E.ON Standard Tariff

Last Updated: 27 October 2021

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E.ON increased the price of its Standard Tariff (E.ON EnergyPlan) by £139 on 1 October 2021. This was the maximum allowed under the Energy Price Cap. Energy bills for a household with average energy usage now stand at £1,277. This is £235 (23%) more than they were just 1 year ago. Larger energy users pay considerably more.

If you are on the E.ON Standard Variable Tariff, we are sorry to say that, in view of the unfolding energy crisis, there is nothing you can do to reduce your energy prices at this point. The market has basically ceased to function. E.ON EnergyPlan is the best energy deal you can get at the current time. However, you can still reduce your energy bills but only by cutting back on your energy usage.

But there is far worse to come. Based on current wholesale energy prices, when the energy price cap is next increased on 1 April 2022, it will jump by OVER £400 (give or take). That means the E.ON Standard tariff will also increase by this amount. And that is on top of the £139 increase you have just seen. If you would like to know by how much the E.ON Standard Variable tariff will likely increase, please visit our energy bills forecast page (table updated weekly).

E.ON EnergyPlan will increase again in…

If you would like to know when energy switching returns, so that you can cut your energy bills by switching energy supplier, then please do one or more of the following. Sign up to our newsletter (in the footer of this page), check our home page from time to time for updates, or follow us on Twitter


Due to the unfolding energy crisis, E.ON EnergyPlan cannot be applied for at the current time. We expect energy switching to return sometime from January 2022.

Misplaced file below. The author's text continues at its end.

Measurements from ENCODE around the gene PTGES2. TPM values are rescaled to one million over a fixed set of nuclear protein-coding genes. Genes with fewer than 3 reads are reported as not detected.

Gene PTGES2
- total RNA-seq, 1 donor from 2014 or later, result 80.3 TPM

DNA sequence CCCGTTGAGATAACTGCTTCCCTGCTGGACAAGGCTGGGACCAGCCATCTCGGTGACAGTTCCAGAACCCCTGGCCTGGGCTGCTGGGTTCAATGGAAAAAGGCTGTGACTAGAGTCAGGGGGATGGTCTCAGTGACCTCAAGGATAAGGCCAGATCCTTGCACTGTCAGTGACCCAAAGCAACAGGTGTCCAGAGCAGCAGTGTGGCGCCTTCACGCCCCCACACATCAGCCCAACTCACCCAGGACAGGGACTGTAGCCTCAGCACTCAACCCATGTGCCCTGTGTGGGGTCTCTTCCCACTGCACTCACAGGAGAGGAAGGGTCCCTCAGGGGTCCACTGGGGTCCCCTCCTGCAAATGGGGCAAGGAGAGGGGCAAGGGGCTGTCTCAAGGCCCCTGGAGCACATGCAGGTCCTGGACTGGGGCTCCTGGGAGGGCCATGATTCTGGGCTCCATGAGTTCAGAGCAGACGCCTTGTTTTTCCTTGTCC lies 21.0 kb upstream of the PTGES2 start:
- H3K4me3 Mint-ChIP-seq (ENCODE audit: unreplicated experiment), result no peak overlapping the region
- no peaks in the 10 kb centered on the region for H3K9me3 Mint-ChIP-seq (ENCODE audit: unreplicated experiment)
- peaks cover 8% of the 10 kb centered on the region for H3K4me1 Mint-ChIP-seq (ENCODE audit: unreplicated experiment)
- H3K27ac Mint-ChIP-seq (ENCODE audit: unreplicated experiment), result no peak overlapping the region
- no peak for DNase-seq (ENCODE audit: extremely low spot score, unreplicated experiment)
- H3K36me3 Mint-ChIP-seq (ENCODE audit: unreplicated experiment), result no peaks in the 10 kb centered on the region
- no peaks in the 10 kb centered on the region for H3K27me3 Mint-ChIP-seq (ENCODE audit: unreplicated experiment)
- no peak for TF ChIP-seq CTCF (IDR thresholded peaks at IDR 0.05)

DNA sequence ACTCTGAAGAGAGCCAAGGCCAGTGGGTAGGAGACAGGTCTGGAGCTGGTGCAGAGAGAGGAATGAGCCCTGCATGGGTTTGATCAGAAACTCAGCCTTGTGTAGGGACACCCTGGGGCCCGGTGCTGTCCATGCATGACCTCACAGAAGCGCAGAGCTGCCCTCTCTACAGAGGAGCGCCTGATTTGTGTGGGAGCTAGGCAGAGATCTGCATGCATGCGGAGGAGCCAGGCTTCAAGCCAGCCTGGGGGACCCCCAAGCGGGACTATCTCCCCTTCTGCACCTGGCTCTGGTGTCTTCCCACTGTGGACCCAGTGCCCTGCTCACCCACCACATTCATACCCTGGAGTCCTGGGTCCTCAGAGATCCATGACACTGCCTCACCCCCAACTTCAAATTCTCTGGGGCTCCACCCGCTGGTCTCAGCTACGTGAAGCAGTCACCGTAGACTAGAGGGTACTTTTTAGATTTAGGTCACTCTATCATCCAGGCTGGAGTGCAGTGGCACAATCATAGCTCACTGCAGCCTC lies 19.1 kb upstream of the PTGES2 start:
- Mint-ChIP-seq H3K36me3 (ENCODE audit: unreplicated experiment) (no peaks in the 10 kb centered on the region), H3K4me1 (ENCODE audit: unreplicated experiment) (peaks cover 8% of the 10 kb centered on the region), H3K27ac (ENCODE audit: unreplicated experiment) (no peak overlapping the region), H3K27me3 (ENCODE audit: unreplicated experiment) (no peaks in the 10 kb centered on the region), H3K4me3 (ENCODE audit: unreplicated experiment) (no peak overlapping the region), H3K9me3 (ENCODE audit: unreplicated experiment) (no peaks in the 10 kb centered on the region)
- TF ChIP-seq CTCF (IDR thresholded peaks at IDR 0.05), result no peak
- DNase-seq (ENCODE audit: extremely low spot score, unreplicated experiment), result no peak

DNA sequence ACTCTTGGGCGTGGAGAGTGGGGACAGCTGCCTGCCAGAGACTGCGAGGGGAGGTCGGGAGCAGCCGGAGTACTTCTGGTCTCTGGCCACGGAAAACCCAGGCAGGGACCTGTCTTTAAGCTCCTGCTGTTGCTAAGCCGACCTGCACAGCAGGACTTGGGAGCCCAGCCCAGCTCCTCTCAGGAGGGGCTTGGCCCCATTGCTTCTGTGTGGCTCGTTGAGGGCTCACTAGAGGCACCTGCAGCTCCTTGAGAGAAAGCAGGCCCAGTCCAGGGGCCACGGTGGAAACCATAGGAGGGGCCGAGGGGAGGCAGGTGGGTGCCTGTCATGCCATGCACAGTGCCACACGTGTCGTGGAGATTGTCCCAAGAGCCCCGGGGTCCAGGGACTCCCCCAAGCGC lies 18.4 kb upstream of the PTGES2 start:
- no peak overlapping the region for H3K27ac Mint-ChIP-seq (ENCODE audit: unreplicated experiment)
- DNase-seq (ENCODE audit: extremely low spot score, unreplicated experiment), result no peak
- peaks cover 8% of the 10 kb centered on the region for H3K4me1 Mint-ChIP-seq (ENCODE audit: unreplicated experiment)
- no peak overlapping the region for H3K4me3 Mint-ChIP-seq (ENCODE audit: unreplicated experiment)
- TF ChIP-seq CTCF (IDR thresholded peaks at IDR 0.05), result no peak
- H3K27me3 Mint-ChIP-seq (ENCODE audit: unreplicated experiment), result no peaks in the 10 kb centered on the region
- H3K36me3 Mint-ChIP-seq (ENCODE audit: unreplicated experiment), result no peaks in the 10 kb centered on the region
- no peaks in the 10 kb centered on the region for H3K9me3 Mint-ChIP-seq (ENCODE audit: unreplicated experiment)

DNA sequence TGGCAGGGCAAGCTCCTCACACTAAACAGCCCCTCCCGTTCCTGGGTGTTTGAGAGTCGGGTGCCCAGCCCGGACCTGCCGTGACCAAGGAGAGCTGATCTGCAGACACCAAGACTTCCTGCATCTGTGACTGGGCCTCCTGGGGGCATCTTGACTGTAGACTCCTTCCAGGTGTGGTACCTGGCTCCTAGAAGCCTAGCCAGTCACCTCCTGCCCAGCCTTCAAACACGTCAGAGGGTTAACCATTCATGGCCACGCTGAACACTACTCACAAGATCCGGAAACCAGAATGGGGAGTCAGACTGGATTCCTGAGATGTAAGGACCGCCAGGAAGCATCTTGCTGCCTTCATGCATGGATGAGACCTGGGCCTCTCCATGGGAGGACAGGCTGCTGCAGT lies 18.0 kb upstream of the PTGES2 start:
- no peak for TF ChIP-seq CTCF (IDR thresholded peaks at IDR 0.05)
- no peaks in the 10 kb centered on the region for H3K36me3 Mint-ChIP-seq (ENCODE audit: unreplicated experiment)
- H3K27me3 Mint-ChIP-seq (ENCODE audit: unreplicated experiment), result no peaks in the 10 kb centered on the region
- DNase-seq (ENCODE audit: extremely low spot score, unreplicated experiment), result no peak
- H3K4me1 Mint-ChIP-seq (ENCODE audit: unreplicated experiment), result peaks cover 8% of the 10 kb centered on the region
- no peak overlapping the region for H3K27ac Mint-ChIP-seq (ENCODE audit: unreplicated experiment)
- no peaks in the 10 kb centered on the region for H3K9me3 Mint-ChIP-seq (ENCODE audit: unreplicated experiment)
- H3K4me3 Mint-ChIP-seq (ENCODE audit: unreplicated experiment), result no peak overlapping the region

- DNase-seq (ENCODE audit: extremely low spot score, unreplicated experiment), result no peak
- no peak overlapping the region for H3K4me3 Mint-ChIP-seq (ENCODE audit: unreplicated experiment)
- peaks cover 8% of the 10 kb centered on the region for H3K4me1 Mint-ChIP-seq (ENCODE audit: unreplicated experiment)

Tariff Overview

This is the Standard variable tariff from E.ON.

Data from Ofgem the GB gas and electricity regulator, shows that, as at July 2021, E.ON had 4.3 million customer accounts on the E.ON Standard tariff, or other, default tariffs. This comprises 1.13 million E.ON gas accounts and 2.7 million E.ON electricity accounts. These numbers include the npower customers acquired by E.ON in 2019.

A brief warning!

In normal market conditions (before August 2021), if you are were on this tariff, it would be exceedingly bad news – for you at least. It meant that you were paying way too much for your energy.

A dual fuel (gas and elec) customer with average energy usage would usually be overpaying by £250-£300 a year over the odds for something as basic as energy. That is not a one-off either. It is the amount you could save each and every year by switching to a cheaper tariff with another energy supplier.

That situation doesn’t apply at the current time. With the energy market turned on its head, E.ON’s Standard tariff, which is subject to the energy price cap, is the cheapest energy tariff in the market at the current time (together with all other Standard variable tariffs). So, if you want to know what is the best E.ON tariff right now, E.ON EnergyPlan is it.